By Lynette Norris
Greene Publishing, Inc.
W.hen the ground fell in next to Celosia Way on July 7, just off Country Kitchen Road, it took half the northbound lane with it and left cracks radiating all the way across the rest of the road and into the paved driveway across the street.
The sinkhole that resulted is about 100 feet across and about 15 to 20 feet deep, Lonnie Thigpen, Director of the Madison County Road Department, told the County Commissioners at their July 9 meeting.
“Right now, we’re just trying to keep everybody out for the safety of the public,” said Thigpen. The road has been blocked off from Country Kitchen Road to Coffee Way with wooden barricades, yellow tape and large cement barriers. Only one homeowner, who lives directly across the road from the sinkhole, needs access in and out of the area, and the Road Department has allowed a way for him to enter and leave.
As for when the damaged road can be repaired, it’s not quite that simple.
“A 100-foot hole by 20 foot deep, that’s a different story,” Thigpen told the commission. For even small depressions in roads, backfilling or injecting cement into the cavity and building the road back up can be an incredibly expensive proposition, and a hole this size, provided it is even stable enough to be filled, would require truckload after truckload after truckload of cement to fill what could be a “gymnasium-sized cavity.”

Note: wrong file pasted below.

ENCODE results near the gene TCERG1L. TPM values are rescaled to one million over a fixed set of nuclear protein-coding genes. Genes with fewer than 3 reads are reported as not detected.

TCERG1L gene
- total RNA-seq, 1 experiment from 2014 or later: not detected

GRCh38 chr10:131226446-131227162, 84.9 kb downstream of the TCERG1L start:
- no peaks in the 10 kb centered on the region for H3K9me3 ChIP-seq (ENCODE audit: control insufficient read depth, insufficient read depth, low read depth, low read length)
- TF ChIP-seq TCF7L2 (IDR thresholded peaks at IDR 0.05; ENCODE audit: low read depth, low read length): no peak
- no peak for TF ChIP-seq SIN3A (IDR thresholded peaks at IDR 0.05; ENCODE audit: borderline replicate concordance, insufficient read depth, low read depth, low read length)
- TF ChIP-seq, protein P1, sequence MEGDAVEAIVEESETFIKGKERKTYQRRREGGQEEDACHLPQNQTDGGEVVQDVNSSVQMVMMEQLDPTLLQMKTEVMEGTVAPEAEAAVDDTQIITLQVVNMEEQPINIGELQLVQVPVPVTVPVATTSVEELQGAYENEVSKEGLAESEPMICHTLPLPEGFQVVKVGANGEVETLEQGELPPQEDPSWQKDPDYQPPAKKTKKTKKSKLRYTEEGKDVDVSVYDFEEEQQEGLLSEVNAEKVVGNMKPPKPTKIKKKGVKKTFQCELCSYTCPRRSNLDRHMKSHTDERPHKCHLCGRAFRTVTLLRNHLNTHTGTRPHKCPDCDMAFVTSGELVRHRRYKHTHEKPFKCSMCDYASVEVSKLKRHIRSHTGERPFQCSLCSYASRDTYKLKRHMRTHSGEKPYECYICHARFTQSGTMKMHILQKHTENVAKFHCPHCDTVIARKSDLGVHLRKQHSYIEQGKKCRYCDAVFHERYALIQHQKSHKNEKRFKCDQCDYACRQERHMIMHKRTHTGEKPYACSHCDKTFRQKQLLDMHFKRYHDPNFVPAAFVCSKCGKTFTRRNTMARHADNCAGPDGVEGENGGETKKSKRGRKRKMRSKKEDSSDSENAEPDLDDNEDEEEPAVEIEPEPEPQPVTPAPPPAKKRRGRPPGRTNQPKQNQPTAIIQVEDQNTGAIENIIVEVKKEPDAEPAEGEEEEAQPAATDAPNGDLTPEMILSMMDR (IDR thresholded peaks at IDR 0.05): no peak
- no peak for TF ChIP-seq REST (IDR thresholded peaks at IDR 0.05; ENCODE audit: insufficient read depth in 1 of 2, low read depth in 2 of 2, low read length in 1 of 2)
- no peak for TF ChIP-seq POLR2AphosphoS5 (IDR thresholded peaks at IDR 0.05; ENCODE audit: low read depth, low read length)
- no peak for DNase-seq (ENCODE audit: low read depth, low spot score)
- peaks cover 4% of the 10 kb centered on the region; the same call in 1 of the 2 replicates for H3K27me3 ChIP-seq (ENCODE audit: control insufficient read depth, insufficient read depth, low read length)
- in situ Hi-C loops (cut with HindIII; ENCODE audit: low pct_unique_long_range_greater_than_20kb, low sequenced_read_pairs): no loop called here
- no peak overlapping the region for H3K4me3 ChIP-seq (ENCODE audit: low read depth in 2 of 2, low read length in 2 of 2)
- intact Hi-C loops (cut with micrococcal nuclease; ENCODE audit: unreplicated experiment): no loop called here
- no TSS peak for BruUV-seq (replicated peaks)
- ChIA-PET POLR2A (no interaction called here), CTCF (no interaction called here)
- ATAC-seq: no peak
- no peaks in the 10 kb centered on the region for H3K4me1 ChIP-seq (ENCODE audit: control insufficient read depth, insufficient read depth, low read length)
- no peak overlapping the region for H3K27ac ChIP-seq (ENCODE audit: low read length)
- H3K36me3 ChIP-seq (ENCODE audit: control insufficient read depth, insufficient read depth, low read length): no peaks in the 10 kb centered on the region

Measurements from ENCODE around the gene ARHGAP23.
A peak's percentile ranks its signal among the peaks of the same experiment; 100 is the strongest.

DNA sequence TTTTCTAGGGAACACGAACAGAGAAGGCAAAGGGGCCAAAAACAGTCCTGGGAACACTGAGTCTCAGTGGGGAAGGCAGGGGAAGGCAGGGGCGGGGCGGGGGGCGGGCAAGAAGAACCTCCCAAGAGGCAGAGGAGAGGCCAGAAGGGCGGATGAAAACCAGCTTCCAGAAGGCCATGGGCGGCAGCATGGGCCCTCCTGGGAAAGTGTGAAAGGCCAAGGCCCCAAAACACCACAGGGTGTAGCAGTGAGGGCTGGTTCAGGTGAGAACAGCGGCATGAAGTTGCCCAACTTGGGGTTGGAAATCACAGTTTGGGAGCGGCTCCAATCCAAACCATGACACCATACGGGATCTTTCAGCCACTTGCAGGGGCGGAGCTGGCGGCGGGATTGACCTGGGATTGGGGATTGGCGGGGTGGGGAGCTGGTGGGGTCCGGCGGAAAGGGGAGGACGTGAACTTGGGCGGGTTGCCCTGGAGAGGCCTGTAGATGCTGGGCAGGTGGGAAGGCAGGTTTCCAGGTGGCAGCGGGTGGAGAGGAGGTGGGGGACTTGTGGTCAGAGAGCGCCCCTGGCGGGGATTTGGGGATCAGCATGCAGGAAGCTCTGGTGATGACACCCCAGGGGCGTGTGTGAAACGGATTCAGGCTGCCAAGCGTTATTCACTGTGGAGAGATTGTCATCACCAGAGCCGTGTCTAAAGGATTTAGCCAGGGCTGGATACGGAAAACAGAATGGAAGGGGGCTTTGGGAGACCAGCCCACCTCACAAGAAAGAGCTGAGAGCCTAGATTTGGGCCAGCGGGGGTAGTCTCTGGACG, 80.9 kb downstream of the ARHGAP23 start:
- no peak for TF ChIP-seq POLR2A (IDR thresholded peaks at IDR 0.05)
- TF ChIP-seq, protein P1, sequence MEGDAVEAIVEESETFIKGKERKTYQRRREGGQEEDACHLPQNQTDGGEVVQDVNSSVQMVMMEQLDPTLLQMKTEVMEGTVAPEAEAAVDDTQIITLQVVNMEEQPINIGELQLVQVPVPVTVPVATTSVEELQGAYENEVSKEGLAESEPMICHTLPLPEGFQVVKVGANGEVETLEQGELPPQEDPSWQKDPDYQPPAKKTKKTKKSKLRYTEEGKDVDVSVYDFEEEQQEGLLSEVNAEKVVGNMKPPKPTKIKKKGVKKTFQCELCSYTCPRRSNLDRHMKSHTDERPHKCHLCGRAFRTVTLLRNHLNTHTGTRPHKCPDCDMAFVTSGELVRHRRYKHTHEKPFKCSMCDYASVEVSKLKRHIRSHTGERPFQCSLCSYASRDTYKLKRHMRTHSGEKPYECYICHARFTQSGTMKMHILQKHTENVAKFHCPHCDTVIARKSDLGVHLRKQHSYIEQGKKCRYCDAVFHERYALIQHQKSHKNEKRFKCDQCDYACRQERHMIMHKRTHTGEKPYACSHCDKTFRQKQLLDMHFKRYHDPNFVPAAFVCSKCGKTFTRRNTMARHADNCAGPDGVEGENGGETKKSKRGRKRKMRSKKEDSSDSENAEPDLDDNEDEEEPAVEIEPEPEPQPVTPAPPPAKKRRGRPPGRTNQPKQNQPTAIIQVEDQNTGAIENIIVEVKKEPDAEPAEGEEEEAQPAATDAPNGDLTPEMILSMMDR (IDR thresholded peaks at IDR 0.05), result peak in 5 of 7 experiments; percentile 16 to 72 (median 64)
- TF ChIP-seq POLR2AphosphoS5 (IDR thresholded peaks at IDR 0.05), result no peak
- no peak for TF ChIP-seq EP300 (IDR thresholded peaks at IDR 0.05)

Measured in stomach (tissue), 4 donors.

However, it’s too dangerous to get people with heavy equipment in there until they know what, if anything, is underneath all that collapsed earth. Thigpen wants to get geological experts to come out and inspect the area with radar to make sure the hole isn’t sitting on top of an even bigger cavern below.
If it turns out the hole can’t be filled, the options tossed out included rerouting the road or having it end in a cul-de-sac both ways; someone suggested a bridge, but even a bridge would have to rest on something. Meanwhile, attorney Tommy Reeves suggested that the county check with its insurance carrier to see if there was any help that could be gained from that quarter. A further complication is the sinkhole lies partly on county property and partly on private property, meaning that the county will have to figure out how this would affect the funding.
“It’s going to be time-consuming whatever we do,” said Thigpen. “Our best option is to let the experts come in and tell us what we need to do.”